Q & A: Sustainable Viticulture
What is sustainable viticulture?
Sustainability is based on the premise that we must meet the needs of the present without compromising the ability of future generations to meet their own needs. Therefore, stewardship of both the natural and human environment is of prime importance. Sustainable farming systems are biologically-based and designed to be productive in both the short and the long term.
Sustainable viticulture is – ecologically sound, economically viable, and socially supportive. Because it is more a philosophical approach to viticulture than a set of farming practices, the specific practices vary depending on the specific environmental and social issues important to an appellation. Therefore, it is important that all of those interested in making viticulture more sustainable – consumers, growers, environmentalists, farm workers, winemakers, retailers – educate themselves on the related issues.
How does Vinea’s sustainable viticulture practices compare to organic and biodynamic farming practices?
Viticulture can be “sustainable” without being “organic” or “biodynamic”. Also, some organic or biodynamic operations may not be sustainable. Organic farming certifies that the grower has excluded the use of any synthetic agricultural chemicals. Biodynamic farming combines the tenants of organic farming with practices that are intended to influence the metaphysical aspects of the farm (such as increasing vital life force), or to adapt the farm to natural rhythms (such as planting seeds during certain lunar phases) as well. However, approaches to management of healthy soils can be similar between the different farming systems.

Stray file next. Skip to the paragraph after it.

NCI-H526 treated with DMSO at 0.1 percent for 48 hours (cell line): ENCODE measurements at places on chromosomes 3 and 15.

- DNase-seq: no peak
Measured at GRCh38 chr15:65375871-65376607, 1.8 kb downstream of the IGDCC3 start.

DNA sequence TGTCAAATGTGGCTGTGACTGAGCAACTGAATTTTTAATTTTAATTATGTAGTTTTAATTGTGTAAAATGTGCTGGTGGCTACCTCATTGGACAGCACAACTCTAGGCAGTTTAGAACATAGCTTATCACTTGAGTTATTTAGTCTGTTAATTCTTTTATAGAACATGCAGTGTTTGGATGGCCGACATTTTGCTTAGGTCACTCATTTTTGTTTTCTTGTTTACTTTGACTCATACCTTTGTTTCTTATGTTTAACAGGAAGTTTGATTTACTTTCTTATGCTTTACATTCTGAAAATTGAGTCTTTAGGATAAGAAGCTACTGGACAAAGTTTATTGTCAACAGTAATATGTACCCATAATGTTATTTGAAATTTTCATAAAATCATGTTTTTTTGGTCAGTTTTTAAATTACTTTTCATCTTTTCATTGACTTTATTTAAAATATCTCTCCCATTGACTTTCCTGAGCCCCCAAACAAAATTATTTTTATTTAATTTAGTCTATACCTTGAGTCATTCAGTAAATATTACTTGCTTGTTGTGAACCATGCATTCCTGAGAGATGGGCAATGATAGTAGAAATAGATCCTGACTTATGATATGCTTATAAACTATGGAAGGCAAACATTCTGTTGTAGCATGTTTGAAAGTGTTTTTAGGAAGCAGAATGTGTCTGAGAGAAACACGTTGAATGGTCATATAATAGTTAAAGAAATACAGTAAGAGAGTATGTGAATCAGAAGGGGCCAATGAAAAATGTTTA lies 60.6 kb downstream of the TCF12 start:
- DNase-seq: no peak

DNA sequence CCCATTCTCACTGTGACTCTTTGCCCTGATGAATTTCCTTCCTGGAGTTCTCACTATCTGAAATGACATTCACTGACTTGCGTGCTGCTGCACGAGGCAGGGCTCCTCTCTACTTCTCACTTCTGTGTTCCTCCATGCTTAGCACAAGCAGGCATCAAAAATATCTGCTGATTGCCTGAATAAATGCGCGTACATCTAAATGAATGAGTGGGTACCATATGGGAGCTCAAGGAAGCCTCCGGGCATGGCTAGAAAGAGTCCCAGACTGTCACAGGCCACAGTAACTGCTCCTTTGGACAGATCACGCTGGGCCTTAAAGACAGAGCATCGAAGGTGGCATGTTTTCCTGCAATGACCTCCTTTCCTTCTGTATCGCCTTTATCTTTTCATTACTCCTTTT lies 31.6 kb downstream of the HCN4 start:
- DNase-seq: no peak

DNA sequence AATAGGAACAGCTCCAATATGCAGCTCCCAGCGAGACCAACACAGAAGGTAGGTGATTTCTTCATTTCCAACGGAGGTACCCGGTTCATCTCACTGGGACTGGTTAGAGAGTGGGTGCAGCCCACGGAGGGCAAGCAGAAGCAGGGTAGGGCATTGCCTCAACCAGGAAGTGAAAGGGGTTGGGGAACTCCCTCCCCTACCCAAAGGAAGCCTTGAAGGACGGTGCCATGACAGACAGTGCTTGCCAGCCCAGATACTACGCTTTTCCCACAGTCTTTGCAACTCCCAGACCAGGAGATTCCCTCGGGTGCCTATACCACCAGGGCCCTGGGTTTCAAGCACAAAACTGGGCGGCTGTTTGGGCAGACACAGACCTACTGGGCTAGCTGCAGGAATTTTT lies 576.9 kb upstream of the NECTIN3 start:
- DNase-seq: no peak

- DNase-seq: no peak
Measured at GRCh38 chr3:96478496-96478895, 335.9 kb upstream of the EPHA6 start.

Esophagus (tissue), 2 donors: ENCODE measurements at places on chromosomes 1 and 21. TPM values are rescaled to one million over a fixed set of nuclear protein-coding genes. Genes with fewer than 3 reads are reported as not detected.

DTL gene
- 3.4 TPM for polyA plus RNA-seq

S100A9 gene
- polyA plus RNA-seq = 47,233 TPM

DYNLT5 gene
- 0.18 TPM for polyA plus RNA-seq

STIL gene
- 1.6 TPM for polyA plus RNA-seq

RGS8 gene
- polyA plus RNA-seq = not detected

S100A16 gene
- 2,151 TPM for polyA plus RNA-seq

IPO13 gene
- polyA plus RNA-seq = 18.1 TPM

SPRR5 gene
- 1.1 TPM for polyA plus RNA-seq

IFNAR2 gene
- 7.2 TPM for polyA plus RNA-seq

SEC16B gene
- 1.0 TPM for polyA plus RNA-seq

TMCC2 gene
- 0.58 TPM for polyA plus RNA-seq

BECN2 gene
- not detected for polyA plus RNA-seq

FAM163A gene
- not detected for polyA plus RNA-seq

Does moving towards sustainability mean a lot of changes for a grower?
Transitioning towards sustainability is a process. The amount of change for each individual grower depends upon their current farming practices. Transition normally requires a series of small, realistic steps that can easily be incorporated.
How are sustainable viticulture practices beneficial to grape quality?
Healthy soil is a key component of sustainability. A healthy soil will produce plants that have optimum vigor and are less susceptible to pests and disease. While vineyards have particular pests that attack even the healthiest of plants, proper soil, water and nutrient management can help prevent some problems brought on by plant stress or nutrient imbalance. Sustainable viticultural practices improve soil quality resulting in a more efficient use of water nutrients and pesticides to optimize grape quality.
What kind of sustainable practices apply to vineyard management?
The Vinea system describes an appellation specific, collaboratively designed sustainable vineyard system. It addresses soil, water, pest and crop management, as well as has resource protection, wine quality and quality of life for those within the industry. It is a technically based, flexible approach to educating and guiding growers towards more sustainable viticultural practices.
What is meant by “social sustainability”?
It is acknowledged that all aspects of sustainability, natural and human, in the Walla Walla Valley are interconnected. Social sustainability means that we will show concern for and sensitivity toward the environment and include the well being of our employees in the vineyard and winery. That extends to being good neighbors and demonstrating this by showing concern for and sensitivity toward the public and all living things.
**Adapted from the **
Central Coast Vineyard Team